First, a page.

Surveying all public drinking water fountains in a city: outdoor field observations and Google Street View

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Abstract

Objective: Drinking fountains are a public amenity that may help counter the obesogenic environment (sugary beverages) and reduce the risk of heat stroke during heat waves. As a case study, we aimed to survey all public fountains in a city: Wellington, New Zealand, and to determine the utility of Google Street View in studying drinking fountains.

Methods: Using a sample of all public drinking fountains in a City Council map, a field observer assessed their exact location and tap functionality, and photographed them. Google Street View was also used by the field observer and an independent observer to attempt fountain detection.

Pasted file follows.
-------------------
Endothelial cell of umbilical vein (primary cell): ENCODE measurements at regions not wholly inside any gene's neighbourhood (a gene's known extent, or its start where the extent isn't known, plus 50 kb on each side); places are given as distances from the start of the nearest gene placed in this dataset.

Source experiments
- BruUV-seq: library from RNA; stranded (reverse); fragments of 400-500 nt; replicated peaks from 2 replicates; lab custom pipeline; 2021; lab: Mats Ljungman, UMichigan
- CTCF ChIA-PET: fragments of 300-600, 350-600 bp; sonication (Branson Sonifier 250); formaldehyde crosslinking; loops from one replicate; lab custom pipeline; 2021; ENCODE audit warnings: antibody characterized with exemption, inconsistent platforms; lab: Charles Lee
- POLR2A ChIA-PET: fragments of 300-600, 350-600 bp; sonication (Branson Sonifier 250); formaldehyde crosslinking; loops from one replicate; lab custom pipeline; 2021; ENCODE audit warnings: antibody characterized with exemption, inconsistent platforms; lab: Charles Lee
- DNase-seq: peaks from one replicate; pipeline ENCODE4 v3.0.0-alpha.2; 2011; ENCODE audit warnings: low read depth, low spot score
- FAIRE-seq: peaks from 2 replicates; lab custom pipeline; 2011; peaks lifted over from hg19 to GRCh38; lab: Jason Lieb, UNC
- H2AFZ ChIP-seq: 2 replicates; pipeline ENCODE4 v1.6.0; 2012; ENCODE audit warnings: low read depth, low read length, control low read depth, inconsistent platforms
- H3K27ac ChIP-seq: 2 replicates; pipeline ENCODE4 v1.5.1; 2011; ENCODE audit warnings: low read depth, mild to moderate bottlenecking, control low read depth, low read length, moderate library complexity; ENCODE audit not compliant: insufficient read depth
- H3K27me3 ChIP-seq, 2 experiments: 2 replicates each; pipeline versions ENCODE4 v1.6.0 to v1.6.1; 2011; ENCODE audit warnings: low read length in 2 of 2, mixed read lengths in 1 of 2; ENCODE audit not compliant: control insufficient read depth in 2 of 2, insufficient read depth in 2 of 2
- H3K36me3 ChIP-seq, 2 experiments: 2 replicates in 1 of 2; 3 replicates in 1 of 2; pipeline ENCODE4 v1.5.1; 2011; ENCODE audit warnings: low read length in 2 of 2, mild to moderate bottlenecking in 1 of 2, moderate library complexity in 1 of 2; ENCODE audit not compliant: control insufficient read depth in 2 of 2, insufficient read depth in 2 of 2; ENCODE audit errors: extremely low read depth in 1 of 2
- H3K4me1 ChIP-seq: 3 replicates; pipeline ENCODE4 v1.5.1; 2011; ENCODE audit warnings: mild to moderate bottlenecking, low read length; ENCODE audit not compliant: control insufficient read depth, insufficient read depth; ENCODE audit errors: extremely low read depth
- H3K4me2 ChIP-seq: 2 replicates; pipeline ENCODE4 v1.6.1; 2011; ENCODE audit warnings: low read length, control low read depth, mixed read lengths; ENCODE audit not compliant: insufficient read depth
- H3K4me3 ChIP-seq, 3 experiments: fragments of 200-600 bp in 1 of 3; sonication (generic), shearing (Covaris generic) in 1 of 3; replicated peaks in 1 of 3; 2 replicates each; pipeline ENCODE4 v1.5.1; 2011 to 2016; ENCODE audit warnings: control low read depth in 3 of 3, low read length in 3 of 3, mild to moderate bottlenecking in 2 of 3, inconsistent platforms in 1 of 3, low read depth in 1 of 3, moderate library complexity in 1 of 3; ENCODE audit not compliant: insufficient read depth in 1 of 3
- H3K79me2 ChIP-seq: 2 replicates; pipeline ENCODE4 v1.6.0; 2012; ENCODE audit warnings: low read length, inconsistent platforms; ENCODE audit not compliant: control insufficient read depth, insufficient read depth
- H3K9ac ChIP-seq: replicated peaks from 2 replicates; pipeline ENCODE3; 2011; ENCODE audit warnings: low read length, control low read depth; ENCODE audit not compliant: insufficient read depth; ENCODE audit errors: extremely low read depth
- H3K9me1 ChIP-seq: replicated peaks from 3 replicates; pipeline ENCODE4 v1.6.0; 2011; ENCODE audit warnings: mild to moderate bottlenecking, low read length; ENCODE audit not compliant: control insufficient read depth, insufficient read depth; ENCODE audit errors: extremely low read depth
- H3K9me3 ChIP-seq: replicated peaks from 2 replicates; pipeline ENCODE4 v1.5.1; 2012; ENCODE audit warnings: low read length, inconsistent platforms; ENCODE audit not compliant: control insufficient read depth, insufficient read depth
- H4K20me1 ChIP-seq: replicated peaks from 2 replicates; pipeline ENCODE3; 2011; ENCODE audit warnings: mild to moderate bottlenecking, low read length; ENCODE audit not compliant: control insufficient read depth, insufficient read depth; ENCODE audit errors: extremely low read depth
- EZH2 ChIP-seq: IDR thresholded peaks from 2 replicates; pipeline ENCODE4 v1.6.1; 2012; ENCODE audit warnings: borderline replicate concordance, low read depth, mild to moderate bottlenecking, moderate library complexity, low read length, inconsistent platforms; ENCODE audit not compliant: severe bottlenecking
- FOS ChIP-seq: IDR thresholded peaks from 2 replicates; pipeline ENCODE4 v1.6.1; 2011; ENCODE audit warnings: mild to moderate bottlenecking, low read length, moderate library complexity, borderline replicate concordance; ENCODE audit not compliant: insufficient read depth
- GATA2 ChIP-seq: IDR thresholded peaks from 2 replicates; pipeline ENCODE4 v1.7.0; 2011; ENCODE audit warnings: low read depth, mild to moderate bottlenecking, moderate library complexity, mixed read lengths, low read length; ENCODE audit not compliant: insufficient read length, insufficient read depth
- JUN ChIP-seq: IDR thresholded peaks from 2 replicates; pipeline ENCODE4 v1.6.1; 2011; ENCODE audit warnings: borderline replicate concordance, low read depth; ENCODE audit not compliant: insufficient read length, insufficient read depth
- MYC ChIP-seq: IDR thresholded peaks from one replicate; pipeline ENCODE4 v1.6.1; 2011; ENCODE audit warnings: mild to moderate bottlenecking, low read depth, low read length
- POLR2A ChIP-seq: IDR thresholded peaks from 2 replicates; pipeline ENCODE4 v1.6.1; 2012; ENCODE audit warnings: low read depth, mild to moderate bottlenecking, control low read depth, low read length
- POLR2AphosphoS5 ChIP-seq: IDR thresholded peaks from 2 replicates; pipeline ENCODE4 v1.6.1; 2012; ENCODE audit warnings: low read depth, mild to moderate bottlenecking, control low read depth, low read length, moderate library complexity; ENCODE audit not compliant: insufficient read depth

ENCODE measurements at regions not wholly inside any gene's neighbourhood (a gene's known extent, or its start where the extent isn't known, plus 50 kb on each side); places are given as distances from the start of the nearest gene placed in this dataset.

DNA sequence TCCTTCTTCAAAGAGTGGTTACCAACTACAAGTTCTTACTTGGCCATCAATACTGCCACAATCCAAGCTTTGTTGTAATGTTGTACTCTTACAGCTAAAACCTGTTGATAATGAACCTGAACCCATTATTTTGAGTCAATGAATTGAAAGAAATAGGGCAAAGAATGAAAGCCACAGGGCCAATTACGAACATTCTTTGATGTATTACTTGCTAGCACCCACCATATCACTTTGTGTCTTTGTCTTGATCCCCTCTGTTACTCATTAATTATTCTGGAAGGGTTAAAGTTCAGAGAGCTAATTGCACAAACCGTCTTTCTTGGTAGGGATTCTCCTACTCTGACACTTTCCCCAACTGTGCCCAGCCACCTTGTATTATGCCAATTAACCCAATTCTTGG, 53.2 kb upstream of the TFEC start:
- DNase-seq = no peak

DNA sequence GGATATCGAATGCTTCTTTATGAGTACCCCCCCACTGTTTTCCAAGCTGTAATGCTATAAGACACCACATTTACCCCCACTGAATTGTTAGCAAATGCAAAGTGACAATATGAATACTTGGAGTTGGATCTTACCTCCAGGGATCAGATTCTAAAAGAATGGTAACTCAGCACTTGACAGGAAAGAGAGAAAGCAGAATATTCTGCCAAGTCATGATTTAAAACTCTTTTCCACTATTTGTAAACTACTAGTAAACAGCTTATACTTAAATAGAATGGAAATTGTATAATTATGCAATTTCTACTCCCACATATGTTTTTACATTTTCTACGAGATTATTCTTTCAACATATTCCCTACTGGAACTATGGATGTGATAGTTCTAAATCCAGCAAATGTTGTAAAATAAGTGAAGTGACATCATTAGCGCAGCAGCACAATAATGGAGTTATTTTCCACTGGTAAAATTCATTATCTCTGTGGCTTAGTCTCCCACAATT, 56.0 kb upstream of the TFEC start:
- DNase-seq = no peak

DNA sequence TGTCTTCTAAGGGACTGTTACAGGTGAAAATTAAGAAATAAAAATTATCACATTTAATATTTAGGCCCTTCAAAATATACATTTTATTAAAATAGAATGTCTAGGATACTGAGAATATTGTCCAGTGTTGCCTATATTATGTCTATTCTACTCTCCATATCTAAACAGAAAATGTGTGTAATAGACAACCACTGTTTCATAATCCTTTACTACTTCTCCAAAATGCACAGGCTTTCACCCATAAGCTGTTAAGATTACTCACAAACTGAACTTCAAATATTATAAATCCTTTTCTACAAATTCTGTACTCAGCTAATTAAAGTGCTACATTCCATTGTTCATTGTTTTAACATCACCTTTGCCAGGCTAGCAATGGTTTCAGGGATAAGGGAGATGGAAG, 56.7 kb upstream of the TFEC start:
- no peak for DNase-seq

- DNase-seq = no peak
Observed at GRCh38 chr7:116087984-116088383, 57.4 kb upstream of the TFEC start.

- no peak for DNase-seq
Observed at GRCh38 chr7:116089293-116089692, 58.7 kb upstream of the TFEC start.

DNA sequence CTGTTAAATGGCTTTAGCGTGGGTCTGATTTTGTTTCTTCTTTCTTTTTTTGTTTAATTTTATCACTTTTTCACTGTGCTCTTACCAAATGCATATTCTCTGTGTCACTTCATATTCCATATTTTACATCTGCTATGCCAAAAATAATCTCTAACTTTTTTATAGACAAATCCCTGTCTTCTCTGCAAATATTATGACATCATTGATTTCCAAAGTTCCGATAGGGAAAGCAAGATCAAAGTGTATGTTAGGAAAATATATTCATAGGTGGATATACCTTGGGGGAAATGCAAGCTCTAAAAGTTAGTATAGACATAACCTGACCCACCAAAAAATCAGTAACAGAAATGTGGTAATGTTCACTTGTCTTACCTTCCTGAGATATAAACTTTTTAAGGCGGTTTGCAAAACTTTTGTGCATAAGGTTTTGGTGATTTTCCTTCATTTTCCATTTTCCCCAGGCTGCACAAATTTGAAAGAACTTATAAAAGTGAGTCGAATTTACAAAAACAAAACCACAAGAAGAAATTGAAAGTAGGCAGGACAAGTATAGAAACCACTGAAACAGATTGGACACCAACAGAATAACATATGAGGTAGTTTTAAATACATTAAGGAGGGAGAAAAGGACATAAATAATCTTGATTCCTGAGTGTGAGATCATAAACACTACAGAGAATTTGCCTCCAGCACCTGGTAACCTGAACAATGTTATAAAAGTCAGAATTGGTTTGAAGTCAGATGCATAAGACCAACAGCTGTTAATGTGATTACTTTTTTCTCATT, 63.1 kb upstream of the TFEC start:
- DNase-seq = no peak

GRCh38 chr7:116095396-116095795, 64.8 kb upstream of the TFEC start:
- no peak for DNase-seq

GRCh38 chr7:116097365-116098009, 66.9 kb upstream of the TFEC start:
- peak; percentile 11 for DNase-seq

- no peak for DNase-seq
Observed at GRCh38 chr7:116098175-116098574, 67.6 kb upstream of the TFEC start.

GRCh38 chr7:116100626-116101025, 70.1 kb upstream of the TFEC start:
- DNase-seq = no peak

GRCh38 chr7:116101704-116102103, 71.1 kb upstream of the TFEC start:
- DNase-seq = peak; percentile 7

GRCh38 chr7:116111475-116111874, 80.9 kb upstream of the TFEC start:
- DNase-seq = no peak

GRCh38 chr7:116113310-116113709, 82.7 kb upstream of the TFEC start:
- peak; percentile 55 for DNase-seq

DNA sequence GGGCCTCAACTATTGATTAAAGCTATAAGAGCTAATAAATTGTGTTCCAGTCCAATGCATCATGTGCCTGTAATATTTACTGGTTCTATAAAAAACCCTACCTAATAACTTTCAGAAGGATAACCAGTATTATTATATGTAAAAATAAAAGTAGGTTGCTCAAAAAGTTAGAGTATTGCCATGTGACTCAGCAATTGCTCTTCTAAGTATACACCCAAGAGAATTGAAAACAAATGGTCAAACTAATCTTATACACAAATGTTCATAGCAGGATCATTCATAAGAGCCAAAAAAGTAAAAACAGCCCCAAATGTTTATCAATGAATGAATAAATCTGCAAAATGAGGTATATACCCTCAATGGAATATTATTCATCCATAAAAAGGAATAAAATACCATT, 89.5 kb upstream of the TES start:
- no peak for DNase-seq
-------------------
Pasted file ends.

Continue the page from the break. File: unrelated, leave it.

Results: There were 47 fountains, found in only 6% of children's playgrounds and 29% of the parks (for a sample of the 10 largest suburbs). While the field observations showed that all 74 taps at the fountains delivered water, only 47% had taps for easy filling of drinking water bottles, and only 15% had bowls for dogs to drink from. Visible discolouration from algae/metal degradation was adjacent to 47% of nozzles. Google Street View detection of fountains by the field observer was successful for 68% and for 52% by the independent observer.

Conclusions: The fountains were of generally high quality, but discolouration around the nozzle was common.

Implications for public health: Additional investment in public fountains may be needed.

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